Saying what you want to say in 140 characters is tough — but there's a way around the limiting character count.
Adding an image to a tweet will boost your chances of a retweet, and quotes help too. News outlets have figured out a way to meld the two components together by creating a downloadable image overlaid with a quote or fact. After downloading the image, you can easily attach the quote to Twitter or any other social media network.
NPR has its Quotable tool. Vox Media has a meme generator. BuzzFeed, Fusion, CNN, BBC and others have their own versions. Thanks to the easy-to-use and open-source tools listed below, you can add context beyond 140 characters to your tweets too.
While NPR's Quotable is open source, you'll need to know how to work with code in order to use it. The nice thing about Pixelcite is Groskopf has already done the heavy-lifting. Simply copy and paste the quote you want to use, attribute it and choose colors for the background and font. Pixelcite allows you to connect your Twitter account to immediately tweet the image out, and you can also download the image and attach it to a tweet later.
In the example below, IJNet used Pixelcite to share advice from our journalist of the month.
While reading an article, you might want to share a fact on Twitter but it's more than 140 characters. Cliptext allows you to select the text and create an image to attach to your tweet.
You can download Cliptext for your Android device or as a Google Chrome extension. If you don't have an Android phone or prefer a different web browser, you can visit the Cliptext website to use the tool, but you'll have to copy and paste words into the text field. Check out the tutorial below from the app's creator, David Adamo Jr.
The NPR visuals team created Quotable to share snippets of interviews on social media since much of NPR's content is audio-based. NPR and member stations can use the tool internally. The news outlet uses Quotable on its Facebook, Twitter and Tumblr feeds, though the social media team has found more success using the Tumblr-provided quote tool with the latter.
If you have a knack for coding, take a look at NPR's Github and try customizing Quotable for your news organization or your personal brand. Add a logo, change the font or play around with the color scheme. Find out more about when and how to use "quotables" by reading NPR's tips.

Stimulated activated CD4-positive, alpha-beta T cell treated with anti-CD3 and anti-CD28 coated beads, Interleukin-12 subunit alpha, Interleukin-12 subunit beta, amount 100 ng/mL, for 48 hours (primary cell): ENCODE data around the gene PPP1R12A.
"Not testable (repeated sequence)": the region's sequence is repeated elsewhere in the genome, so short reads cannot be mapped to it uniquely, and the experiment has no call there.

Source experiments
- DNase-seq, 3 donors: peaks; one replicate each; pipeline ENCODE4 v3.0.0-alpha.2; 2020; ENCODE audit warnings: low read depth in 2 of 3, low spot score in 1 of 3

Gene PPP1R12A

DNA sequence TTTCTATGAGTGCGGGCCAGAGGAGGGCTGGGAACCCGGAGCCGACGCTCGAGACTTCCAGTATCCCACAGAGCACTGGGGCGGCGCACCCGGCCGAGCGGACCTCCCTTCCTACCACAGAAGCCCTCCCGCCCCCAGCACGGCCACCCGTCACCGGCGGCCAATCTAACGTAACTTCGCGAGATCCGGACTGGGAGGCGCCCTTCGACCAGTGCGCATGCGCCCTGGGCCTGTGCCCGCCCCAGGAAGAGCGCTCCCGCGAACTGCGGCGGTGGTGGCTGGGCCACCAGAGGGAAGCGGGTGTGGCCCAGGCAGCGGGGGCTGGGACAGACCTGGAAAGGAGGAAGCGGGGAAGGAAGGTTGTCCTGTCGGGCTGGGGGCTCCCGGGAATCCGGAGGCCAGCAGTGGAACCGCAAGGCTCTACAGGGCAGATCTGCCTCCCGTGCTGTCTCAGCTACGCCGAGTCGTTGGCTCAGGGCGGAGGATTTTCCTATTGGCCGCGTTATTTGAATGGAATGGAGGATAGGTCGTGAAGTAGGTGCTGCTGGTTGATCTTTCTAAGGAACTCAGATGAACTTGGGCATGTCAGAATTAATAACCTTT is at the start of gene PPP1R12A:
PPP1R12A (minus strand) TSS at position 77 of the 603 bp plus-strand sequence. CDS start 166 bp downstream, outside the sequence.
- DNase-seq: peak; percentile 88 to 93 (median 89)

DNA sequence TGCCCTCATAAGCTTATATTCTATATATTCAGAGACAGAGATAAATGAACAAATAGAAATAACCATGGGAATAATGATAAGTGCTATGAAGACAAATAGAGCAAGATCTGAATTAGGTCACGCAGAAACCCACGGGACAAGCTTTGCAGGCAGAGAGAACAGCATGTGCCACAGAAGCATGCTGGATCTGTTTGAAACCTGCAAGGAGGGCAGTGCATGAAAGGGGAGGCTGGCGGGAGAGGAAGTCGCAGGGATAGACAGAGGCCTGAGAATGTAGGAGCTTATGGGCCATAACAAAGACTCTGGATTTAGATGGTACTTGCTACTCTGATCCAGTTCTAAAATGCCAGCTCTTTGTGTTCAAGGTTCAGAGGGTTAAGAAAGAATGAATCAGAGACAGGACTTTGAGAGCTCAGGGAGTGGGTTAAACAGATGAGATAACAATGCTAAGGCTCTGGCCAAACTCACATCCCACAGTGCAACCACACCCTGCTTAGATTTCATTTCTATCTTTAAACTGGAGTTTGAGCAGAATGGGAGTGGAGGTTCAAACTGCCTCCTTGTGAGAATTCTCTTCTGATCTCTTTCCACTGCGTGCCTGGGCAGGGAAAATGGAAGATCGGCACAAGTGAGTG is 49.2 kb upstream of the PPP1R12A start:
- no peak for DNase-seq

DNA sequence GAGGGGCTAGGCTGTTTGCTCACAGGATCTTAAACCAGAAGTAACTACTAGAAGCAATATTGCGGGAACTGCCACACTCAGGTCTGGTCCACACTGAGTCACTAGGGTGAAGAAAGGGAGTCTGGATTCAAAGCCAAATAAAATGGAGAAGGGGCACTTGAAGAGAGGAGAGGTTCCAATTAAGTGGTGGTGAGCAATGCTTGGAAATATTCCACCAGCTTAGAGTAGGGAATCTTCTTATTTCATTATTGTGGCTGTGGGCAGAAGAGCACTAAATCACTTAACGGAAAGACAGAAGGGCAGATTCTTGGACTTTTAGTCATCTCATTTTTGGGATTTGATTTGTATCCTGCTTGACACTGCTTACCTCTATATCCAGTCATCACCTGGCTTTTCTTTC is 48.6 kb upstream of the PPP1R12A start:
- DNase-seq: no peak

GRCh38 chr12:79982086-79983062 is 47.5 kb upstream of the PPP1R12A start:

Vox Media's Meme Generator
Vox Media also has an open-source meme generator for media outlets — or anyone else — to utilize, if they have some coding skills. ProPublica uses Vox Media's model to add pull quotes to images for tweets, and the UK's Times and Sunday Times used the meme generator code to create their own social card tool called CardKit. Following Vox's lead, CardKit is also open source.
Readers who want to quote part of a story only from Vox Media's websites in their tweets can also use the tool by simply adding the text, choosing font and background colors, downloading the image and attaching it to a tweet. The media company has the same meme generator available for all seven of its websites.
BeHappy.me Quote Generator
The BeHappy.me quote generator offers some of the same options as Pixelcite: You can enter a quote, add an author, change the color scheme and download the image to attach to a tweet or upload to Instagram. Unlike Pixelcite, BeHappy.me doesn't include its logo on the finished product. It offers users a variety of font choices too, but be careful which ones you choose as a professional journalist. Avoid decorative fonts like "smile," "romance" and "love."
Be aware that when your tweet shows up in someone's timeline, Twitter crops the photo in a specific way. (Your followers can only see the full quote if they click on the image.) Pixelcite already creates the perfect-sized image, which means none of your quote gets cut off through cropping. However, BeHappy.me's images are shaped for Instagram. You should only use the tool if your quotes are short.
Have other suggestions on how to add quotes to tweets using images? Let us know @IJNet or leave a comment.
Main image CC-licensed by Joe Pemberton.